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Fans of Tokyo’s Sushi Aoki are in for a treat this week – Chef Aoki Toshikatsu is in town and for three days from April 19-21 he will be serving lunch and dinner at Fumi alongside Executive Chef Masakazu George Imai, creating an innovative sushi tasting flight that will traverse the traditional Edomae style as well as contemporary evolutions, with the Japanese celebrity chef creating dishes tableside to wow and delight.
A 12-piece nigiri sushi lunch will be priced at HK$1,380. Some of these dishes will make it into the 16-course dinner menu, whose highlights include prime otoro and three types or sea urchin, for HK$2,550 a head.
No small number of diehard sushi fans have been to Sushi Aoki in Nishi Azabu over the years, and will know Toshikatsu’s wares well (the many types of sea urchin are always welcome) – but this time we thought we’d chat up the elite sushi chef on his own favourite dining haunts around the world.
Le Louis XV-Alain Ducasse, Monaco
L’hotel de Paris is a Monaco institution housing one of the city’s most acclaimed restaurants, a homage to the white-tablecloth experience, where the dishes are a work of art and the service flawless. “My younger brother runs a restaurant in France called Makoto Aoki, and he strongly recommended me to visit Chef Alain Ducasse’s restaurant,” says Toshikatsu. “The vegetables and different sauces were outstanding and my favourite dish was the pigeon. It was an honour to be at one of the best restaurants in the world.”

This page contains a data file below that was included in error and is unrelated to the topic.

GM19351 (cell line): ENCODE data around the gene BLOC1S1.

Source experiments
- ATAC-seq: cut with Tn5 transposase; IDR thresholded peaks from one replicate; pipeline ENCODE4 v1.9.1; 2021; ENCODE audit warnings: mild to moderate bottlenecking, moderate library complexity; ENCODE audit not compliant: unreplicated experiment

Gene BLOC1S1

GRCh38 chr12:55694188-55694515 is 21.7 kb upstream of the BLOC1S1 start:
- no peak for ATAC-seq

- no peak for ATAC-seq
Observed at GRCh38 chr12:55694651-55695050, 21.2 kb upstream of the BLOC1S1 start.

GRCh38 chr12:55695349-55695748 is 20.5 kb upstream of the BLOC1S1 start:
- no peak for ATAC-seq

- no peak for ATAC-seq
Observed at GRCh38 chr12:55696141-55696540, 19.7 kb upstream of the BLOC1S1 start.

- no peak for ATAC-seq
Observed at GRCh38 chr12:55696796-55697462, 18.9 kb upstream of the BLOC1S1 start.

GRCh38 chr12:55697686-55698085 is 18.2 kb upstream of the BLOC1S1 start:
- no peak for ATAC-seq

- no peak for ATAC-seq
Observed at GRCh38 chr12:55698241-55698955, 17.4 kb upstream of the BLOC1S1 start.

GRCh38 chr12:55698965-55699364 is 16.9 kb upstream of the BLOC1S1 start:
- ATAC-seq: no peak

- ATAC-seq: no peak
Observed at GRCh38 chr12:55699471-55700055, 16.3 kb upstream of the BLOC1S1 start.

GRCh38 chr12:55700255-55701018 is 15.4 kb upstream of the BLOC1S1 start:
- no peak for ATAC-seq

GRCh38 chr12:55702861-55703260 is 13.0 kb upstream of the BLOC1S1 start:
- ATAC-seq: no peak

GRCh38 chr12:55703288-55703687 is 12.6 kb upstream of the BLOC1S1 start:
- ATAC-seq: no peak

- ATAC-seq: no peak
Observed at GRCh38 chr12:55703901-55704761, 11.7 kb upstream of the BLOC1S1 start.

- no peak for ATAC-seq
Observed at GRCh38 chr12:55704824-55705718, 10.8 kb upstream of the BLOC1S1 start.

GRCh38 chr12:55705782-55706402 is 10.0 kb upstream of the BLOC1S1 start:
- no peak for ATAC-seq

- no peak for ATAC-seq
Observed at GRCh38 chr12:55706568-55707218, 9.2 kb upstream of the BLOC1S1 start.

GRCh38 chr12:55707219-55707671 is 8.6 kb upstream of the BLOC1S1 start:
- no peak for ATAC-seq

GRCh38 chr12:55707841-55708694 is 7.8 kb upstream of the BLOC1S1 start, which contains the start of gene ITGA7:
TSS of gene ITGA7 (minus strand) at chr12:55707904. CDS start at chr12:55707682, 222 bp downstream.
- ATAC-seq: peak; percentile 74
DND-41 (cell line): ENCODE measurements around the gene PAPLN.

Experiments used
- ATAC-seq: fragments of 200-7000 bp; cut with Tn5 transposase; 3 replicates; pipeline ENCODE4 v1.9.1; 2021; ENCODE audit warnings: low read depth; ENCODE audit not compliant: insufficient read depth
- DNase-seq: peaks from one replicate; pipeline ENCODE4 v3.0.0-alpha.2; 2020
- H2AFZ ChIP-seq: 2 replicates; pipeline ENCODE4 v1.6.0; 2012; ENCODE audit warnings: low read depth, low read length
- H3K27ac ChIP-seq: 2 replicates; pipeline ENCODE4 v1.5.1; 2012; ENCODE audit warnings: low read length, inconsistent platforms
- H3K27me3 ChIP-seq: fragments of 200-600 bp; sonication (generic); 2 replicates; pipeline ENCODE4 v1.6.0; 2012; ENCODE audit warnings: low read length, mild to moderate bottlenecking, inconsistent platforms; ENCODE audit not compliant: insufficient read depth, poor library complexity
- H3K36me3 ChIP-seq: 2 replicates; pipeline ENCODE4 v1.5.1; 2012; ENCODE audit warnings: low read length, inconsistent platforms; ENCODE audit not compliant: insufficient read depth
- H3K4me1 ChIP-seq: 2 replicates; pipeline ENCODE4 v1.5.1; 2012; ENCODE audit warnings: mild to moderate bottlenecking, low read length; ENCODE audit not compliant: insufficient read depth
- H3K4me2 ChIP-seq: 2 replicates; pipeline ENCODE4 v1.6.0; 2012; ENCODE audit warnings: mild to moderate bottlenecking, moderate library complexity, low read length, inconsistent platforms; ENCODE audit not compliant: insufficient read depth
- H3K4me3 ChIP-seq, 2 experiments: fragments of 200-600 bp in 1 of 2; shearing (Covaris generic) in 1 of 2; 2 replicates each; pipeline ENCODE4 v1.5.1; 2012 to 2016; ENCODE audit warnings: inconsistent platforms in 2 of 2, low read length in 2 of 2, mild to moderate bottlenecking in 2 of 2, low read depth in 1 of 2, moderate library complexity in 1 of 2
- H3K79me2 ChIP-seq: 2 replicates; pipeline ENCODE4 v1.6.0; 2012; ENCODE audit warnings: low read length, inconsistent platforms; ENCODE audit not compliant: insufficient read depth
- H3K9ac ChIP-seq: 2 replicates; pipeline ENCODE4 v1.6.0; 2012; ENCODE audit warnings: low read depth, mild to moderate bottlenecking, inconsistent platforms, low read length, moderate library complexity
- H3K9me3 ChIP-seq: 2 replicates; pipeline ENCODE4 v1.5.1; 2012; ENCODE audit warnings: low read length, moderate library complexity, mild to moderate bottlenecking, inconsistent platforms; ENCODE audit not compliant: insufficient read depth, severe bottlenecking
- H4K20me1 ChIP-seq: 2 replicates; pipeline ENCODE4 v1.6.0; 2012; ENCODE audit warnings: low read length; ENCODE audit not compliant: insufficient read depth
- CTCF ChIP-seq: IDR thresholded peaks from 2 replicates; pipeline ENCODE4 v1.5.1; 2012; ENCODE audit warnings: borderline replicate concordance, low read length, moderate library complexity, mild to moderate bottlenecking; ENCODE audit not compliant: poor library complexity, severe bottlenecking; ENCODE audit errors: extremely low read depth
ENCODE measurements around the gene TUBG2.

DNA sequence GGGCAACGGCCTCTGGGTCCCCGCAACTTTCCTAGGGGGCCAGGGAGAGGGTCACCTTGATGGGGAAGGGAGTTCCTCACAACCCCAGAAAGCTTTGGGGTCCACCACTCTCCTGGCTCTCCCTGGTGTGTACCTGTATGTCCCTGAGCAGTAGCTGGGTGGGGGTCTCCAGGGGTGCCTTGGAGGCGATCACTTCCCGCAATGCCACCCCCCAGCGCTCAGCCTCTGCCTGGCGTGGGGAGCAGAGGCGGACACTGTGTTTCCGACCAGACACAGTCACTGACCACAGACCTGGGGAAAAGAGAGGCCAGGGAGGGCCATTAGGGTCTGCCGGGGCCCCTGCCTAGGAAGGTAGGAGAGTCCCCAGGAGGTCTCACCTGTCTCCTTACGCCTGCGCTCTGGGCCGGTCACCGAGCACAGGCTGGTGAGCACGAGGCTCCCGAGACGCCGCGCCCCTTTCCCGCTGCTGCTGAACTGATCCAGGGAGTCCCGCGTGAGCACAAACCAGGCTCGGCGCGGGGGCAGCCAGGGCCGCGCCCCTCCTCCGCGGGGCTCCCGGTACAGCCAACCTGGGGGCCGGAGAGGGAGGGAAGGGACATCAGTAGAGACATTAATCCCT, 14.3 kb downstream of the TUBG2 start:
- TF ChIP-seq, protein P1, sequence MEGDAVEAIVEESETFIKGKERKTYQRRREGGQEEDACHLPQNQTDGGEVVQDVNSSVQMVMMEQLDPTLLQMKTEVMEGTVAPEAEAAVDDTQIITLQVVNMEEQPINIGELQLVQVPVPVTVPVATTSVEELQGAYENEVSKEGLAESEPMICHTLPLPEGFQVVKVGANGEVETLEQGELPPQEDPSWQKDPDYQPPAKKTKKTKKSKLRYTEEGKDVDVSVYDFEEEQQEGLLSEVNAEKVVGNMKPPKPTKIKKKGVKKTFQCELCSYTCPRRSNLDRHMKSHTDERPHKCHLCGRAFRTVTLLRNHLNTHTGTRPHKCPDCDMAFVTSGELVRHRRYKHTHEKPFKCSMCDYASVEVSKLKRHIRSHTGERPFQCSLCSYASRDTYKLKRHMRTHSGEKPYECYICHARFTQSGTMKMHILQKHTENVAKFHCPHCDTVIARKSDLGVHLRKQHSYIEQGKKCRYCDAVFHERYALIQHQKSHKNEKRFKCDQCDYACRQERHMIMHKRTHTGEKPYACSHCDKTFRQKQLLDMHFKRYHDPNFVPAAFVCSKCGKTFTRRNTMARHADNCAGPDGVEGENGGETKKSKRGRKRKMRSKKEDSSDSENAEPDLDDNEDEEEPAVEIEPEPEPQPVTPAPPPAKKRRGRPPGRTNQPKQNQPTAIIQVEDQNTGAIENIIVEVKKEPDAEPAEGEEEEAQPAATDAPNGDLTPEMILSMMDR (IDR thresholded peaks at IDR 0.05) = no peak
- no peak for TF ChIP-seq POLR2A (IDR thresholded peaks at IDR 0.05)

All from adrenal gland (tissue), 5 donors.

Gramercy Tavern, New York
This New York institution is helmed by chef Michael Anthony, and encompasses two halves – the tavern side is walk-ins only with an a la carte menu (the Gramercy Tavern burger is rather legendary), while the dining room is mainly reservations driven, with a fine-dining experience that’s led by the seasons. “A friend of mine, Masa, who was then a sushi chef at Union Square 15 East recommended this place to me,” says Toshikatsu. “My wife and I ordered Chef’s Tasting Menu and the chef, Michael Anthony, created different dishes for us despite being very busy. It was such a touching gesture.”
Côte D’or, Tokyo
You won’t find much on the Internet about this Tokyo-based French fine-dining outfit, but Toshikatsu insists it’s one of the best in a city that’s already chock-full of amazing restaurants. “When I was a trainee, one of my customers took me there and ever since then, this is a place I would go on special occasions,” he says. “Authentic French cuisine which is carefully and thoughtfully created by Executive Chef Saisu never fails to amaze me. The kitchen is spic and span and this also says how the chef cares about his creation and his customers.”
Iyuki, Tokyo
“Executive chef Ueda is an old friend of mine from when I was living in Kyoto as a young boy,” says Toshikatsu. But that doesn’t make it easier to get a reservation at this Ginza-based ode to kaiseki. “This is a very hard place to book,” he confirms – but it’s worth the effort. “I managed to book one time and his soup is phenomenal. It is the taste of Kyoto. He uses high-grade ingredients abundantly and the plates are also beautiful.”
Fumi, Hong Kong
If Chef Toshikatsu didn’t love it, he wouldn’t be cooking here this week. “I came to know this restaurant through one of the owners, John, who kindly favours my restaurant in Tokyo. When I first visited Fumi, they were running a Miyazaki beef showcase and the dishes created by their culinary team were unique and wonderful – the creations were authentic Japanese but with a hint of twist which made it more appealing to the customers. The restaurant focuses on bringing Japanese flavours, history and culture to Hong Kong and this is something close to my heart, too.”